I have a couple recommendations from friends in the area that have had paint work done. The nearest Maaco to me is nearly an hour away and has a 2-star review on Google lol. I've never used a Maaco, so no clue if this is typical and people just need to check their expectations, or if this shop in particular is not great.

Can anyone give me a ballpark estimate for what I should expect to pay to have someone spray the car? I'm guessing the painter would want to use whatever materials they're comfortable with, so that may be a big variable. I just want to have a price range in my head so when I get a quote I know if it's reasonable.

Also decide on a painter, and get his recommendations for prep materials and process.
Your primer and sealer needs to be compatible with the topcoat system.
1995 FD, 7.0 Liter stroked LS3, T56, 8.8, Samberg kit.

Offline sciff5

Re: DIY Paint Job Advice
« Reply #24 on: May 26, 2020, 09:04:30 AM »
Thanks for all the valuable info, guys!
I've bought a bunch of prep gear and starting scuffing and blocking the car this weekend. Once all the shine was off of the car, it was much more apparent how many dents and low spots I have  :banghead:
I have a couple recommendations from friends in the area that have had paint work done. The nearest Maaco to me is nearly an hour away and has a 2-star review on Google lol. I've never used a Maaco, so no clue if this is typical and people just need to check their expectations, or if this shop in particular is not great.

Can anyone give me a ballpark estimate for what I should expect to pay to have someone spray the car? I'm guessing the painter would want to use whatever materials they're comfortable with, so that may be a big variable. I just want to have a price range in my head so when I get a quote I know if it's reasonable.


Depends a lot on what paint you go with. The paint it's self can easily be over $1,000, so work with the painter to find something that you like that's not expensive.

Offline largeorangefont

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Re: DIY Paint Job Advice
« Reply #25 on: May 26, 2020, 09:07:26 PM »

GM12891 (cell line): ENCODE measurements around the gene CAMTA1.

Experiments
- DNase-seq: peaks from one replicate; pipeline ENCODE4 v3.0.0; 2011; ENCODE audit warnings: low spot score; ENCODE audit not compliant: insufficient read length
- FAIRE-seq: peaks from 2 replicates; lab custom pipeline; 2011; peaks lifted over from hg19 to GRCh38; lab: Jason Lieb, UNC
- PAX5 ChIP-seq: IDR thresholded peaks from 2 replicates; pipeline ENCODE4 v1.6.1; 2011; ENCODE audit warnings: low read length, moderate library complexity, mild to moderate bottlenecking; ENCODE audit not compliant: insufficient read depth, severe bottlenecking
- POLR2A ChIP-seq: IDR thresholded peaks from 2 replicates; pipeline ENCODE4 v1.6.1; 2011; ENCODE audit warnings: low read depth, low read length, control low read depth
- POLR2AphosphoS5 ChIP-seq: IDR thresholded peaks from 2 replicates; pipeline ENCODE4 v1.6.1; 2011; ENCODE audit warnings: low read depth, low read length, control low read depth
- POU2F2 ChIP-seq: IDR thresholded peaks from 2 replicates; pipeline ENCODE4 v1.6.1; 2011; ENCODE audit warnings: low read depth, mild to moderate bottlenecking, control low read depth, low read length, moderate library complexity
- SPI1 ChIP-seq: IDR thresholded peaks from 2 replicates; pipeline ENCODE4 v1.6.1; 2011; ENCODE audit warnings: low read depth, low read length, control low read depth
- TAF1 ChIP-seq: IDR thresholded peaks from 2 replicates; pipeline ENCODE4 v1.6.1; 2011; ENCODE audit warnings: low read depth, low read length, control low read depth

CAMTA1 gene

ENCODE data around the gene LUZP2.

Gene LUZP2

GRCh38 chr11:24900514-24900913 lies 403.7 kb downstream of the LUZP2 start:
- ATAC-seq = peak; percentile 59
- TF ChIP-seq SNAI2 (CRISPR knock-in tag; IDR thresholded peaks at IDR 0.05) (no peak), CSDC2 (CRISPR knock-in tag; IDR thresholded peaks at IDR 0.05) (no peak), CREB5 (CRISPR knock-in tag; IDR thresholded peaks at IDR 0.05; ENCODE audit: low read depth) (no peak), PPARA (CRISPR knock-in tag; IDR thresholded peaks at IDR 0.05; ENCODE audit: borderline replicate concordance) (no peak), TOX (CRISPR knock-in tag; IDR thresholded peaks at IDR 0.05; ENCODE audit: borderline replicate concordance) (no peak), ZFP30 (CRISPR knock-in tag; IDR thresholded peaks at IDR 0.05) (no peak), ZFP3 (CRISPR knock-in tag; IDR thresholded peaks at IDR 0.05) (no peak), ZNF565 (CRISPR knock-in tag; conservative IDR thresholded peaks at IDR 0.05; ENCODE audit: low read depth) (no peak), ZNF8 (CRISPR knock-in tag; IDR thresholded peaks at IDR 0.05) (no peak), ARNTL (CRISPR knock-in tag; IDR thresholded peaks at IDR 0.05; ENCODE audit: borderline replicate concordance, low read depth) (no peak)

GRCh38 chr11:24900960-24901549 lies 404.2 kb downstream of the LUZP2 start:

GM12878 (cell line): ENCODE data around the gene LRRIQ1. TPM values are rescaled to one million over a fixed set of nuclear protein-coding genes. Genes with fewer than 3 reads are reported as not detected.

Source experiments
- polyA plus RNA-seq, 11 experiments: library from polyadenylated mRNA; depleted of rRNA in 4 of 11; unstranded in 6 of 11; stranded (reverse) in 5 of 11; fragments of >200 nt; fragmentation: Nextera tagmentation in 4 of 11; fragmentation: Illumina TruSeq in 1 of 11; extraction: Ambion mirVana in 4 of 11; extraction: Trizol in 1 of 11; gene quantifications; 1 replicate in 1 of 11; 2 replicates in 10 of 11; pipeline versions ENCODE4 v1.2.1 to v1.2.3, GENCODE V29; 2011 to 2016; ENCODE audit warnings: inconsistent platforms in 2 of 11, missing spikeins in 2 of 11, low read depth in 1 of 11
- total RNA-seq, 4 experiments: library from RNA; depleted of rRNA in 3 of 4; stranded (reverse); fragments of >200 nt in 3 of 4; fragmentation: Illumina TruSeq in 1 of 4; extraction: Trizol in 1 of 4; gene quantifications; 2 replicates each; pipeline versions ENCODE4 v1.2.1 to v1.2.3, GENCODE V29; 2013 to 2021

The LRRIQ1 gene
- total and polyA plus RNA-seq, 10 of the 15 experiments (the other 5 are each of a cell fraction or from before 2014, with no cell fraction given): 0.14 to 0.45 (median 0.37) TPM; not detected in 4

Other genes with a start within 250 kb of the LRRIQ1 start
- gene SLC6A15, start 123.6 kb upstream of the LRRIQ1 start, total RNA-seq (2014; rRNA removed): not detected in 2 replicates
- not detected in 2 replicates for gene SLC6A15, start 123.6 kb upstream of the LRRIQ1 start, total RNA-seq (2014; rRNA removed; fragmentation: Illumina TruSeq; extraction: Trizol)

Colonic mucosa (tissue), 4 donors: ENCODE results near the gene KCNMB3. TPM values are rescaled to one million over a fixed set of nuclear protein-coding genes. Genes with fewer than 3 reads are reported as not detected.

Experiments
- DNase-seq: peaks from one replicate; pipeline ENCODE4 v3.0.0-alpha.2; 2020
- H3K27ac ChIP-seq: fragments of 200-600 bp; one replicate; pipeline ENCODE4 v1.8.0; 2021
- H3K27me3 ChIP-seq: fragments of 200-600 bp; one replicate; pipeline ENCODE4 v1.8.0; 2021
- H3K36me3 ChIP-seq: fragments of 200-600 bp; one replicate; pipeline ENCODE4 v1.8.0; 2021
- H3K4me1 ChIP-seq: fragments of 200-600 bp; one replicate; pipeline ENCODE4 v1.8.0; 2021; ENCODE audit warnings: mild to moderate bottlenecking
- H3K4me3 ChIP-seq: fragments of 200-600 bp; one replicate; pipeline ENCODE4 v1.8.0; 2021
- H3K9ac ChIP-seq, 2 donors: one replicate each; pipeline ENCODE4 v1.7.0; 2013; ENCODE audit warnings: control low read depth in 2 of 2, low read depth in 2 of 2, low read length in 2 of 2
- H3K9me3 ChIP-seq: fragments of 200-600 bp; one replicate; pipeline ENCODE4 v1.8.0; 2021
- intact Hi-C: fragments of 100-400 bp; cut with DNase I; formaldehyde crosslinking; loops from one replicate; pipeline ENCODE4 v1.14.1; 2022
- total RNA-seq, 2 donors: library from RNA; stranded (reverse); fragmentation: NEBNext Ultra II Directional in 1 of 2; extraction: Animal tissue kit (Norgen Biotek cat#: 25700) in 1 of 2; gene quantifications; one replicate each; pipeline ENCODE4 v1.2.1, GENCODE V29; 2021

FWIW I pained my car with single stage paint from Summit, it was $120 for the gallon of paint, reducer and activator.
Quote from: cool
Sell it to spacevomit.  He'll finish it.

Offline Cobranut

Re: DIY Paint Job Advice
« Reply #26 on: May 26, 2020, 10:27:10 PM »
FWIW I pained my car with single stage paint from Summit, it was $120 for the gallon of paint, reducer and activator.

How is that paint holding up, particularly with respect to chips and dings?
Still considering it for my racecar.
Thanks.
1995 FD, 7.0 Liter stroked LS3, T56, 8.8, Samberg kit.

Offline Venom13132

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Re: DIY Paint Job Advice
« Reply #27 on: May 27, 2020, 07:46:27 AM »
anyone on here use products from Eastwood?  I am getting ready to primer/paint my engine bay with some of their stuff.  I know engine bay isn't as critical as the outside of the car when it comes to technique, conditions, prep.  So I feel like its a good place to learn/start before I tackle the body.   

For the exterior of my car I was planning to use:    (I haven't purchased any of this stuff yet)

https://www.eastwood.com/boulevard-black-basecoat-gallon-kit.html

https://www.eastwood.com/4-1-premium-show-clear-kit-5-quarts.html

https://www.eastwood.com/eastwood-gray-epoxy-primers.html


The engine bay I am using (I have purchased this stuff)

https://www.eastwood.com/eastwood-black-epoxy-primers.html

https://www.eastwood.com/eastwood-underhood-black-paint.html